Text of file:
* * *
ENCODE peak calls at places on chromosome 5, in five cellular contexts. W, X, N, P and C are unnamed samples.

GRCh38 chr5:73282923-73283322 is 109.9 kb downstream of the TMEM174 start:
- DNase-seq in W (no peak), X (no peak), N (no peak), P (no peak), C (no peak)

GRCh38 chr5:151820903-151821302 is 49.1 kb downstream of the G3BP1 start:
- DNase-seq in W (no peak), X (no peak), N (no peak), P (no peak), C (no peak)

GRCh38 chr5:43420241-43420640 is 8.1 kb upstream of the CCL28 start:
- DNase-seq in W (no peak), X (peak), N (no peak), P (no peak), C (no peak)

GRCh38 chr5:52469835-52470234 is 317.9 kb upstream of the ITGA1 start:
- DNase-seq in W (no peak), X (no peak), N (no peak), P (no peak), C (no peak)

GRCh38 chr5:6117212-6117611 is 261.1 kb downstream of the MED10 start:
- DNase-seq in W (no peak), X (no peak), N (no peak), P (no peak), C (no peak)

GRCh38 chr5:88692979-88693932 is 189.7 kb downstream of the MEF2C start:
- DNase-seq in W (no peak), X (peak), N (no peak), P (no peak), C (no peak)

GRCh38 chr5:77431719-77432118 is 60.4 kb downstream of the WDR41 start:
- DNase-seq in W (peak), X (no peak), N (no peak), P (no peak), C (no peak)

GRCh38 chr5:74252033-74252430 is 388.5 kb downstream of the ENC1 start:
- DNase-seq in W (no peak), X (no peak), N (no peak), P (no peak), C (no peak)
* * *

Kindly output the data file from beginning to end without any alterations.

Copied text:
ENCODE peak calls at places on chromosome 5, in five cellular contexts. W, X, N, P and C are unnamed samples.

GRCh38 chr5:73282923-73283322 is 109.9 kb downstream of the TMEM174 start:
- DNase-seq in W (no peak), X (no peak), N (no peak), P (no peak), C (no peak)

GRCh38 chr5:151820903-151821302 is 49.1 kb downstream of the G3BP1 start:
- DNase-seq in W (no peak), X (no peak), N (no peak), P (no peak), C (no peak)

GRCh38 chr5:43420241-43420640 is 8.1 kb upstream of the CCL28 start:
- DNase-seq in W (no peak), X (peak), N (no peak), P (no peak), C (no peak)

GRCh38 chr5:52469835-52470234 is 317.9 kb upstream of the ITGA1 start:
- DNase-seq in W (no peak), X (no peak), N (no peak), P (no peak), C (no peak)

GRCh38 chr5:6117212-6117611 is 261.1 kb downstream of the MED10 start:
- DNase-seq in W (no peak), X (no peak), N (no peak), P (no peak), C (no peak)

GRCh38 chr5:88692979-88693932 is 189.7 kb downstream of the MEF2C start:
- DNase-seq in W (no peak), X (peak), N (no peak), P (no peak), C (no peak)

GRCh38 chr5:77431719-77432118 is 60.4 kb downstream of the WDR41 start:
- DNase-seq in W (peak), X (no peak), N (no peak), P (no peak), C (no peak)

GRCh38 chr5:74252033-74252430 is 388.5 kb downstream of the ENC1 start:
- DNase-seq in W (no peak), X (no peak), N (no peak), P (no peak), C (no peak)